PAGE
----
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The influence of temperature and salinity on heat tolerance in two grapsoid crabs, Hemigrapsus nudus and Hemigraphsus oregonensis Todd, Mary-Elizabeth

Abstract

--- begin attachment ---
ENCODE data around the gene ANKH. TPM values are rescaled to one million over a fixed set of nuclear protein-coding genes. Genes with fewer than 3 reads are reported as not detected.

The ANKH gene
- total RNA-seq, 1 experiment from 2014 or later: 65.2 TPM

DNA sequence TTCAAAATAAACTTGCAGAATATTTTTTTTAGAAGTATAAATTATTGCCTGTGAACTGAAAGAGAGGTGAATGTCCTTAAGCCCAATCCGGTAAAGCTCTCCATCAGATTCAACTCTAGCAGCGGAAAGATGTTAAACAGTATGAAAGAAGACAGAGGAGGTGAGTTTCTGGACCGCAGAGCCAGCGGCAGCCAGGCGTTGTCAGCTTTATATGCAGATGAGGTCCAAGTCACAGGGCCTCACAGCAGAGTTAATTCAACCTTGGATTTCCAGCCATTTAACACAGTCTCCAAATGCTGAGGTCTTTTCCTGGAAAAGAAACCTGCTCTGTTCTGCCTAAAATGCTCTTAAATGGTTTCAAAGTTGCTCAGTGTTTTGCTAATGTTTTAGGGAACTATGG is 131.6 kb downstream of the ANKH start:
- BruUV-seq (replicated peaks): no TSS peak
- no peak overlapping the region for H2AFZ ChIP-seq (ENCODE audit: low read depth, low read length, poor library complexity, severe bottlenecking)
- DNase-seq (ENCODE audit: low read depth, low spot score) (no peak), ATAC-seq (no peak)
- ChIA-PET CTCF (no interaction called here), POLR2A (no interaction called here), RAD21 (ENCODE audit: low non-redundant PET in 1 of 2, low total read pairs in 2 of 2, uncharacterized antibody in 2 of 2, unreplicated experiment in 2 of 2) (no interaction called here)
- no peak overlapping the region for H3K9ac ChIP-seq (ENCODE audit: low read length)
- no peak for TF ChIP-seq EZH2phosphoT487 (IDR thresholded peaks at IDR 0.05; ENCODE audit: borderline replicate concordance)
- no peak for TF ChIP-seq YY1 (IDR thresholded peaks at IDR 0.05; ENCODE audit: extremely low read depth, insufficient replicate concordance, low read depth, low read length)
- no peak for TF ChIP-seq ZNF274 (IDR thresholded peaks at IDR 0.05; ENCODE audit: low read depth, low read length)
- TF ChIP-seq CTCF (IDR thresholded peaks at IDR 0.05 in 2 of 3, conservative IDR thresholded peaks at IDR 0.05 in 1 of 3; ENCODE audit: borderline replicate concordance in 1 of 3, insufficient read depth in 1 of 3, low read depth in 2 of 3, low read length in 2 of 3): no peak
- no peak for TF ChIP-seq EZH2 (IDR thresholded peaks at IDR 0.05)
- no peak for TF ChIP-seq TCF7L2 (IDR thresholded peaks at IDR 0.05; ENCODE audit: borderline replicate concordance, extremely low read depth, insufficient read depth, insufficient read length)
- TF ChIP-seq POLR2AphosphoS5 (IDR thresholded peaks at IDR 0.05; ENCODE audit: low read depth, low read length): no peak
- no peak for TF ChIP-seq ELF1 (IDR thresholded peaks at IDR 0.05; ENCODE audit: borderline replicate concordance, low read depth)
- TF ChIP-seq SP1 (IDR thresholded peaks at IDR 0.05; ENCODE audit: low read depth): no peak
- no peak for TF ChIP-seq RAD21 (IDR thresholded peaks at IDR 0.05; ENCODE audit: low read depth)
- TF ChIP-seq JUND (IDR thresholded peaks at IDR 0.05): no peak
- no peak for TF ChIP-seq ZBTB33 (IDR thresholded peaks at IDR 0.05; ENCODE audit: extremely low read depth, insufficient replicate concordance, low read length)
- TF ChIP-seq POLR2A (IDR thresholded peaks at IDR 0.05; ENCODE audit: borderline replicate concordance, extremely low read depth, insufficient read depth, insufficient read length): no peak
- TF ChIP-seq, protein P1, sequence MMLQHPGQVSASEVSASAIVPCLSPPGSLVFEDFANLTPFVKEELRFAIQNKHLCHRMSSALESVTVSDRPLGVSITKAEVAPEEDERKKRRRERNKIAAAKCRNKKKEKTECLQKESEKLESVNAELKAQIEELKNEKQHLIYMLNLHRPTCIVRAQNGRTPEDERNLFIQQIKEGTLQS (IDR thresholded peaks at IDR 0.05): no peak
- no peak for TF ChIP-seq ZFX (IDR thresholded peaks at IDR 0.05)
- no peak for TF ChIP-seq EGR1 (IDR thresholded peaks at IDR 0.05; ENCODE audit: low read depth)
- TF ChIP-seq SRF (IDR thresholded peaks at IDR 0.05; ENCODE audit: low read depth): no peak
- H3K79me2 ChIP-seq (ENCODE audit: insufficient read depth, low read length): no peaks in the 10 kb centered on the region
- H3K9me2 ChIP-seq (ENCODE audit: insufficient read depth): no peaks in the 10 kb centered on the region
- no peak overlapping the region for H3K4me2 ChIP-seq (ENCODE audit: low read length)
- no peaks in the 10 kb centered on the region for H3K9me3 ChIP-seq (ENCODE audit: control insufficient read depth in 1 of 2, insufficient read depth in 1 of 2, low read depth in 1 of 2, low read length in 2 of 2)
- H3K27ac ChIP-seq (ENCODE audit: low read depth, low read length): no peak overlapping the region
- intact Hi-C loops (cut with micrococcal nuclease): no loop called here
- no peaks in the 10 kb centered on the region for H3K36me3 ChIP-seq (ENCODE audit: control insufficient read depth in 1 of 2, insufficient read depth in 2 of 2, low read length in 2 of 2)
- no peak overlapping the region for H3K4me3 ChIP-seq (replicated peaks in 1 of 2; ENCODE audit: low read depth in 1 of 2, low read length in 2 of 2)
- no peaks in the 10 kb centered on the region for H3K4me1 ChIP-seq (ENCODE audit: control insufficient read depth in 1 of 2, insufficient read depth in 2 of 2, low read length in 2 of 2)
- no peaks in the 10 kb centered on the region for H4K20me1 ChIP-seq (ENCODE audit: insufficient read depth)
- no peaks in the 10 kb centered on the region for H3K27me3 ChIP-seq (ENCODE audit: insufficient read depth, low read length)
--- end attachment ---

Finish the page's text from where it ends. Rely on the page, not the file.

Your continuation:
Hemigrapsus nudus and H. oregonensis, the experimental animals, are subjected to a wide range of temperature and salinity in their natural environment. The influence of seasonal change, and laboratory acclimation to various temperature-salinity combinations in both summer and winter, on heat tolerance was determined. There was a seasonal change in the 50 per cent survival temperature for 12 and 24 hours when summer and winter base lines were compared. A definite species difference in thermal resistance was present, but both species reacted similarly to any particular temperature-salinity combination. Acclimation to a high temperature in the physiological temperature range generally increased the resistance to lethal temperatures and acclimation to low salinity generally decreased it. High temperature, high salinity was the most favourable acclimation combination to resist lethal temperatures. Gain in heat tolerance after a low temperature history was rapid, less than one week. The low tolerance found in winter animals at the low temperature series was not demonstrated in summer animals acclimated to these same conditions. Small animals appeared to be slightly more resistant than larger ones. Moulting at the test tolerance temperature adversely affected the resistance. A certain density was necessary to prevent death from overcrowding at lethal temperatures. There was no difference in tolerance between the sexes.

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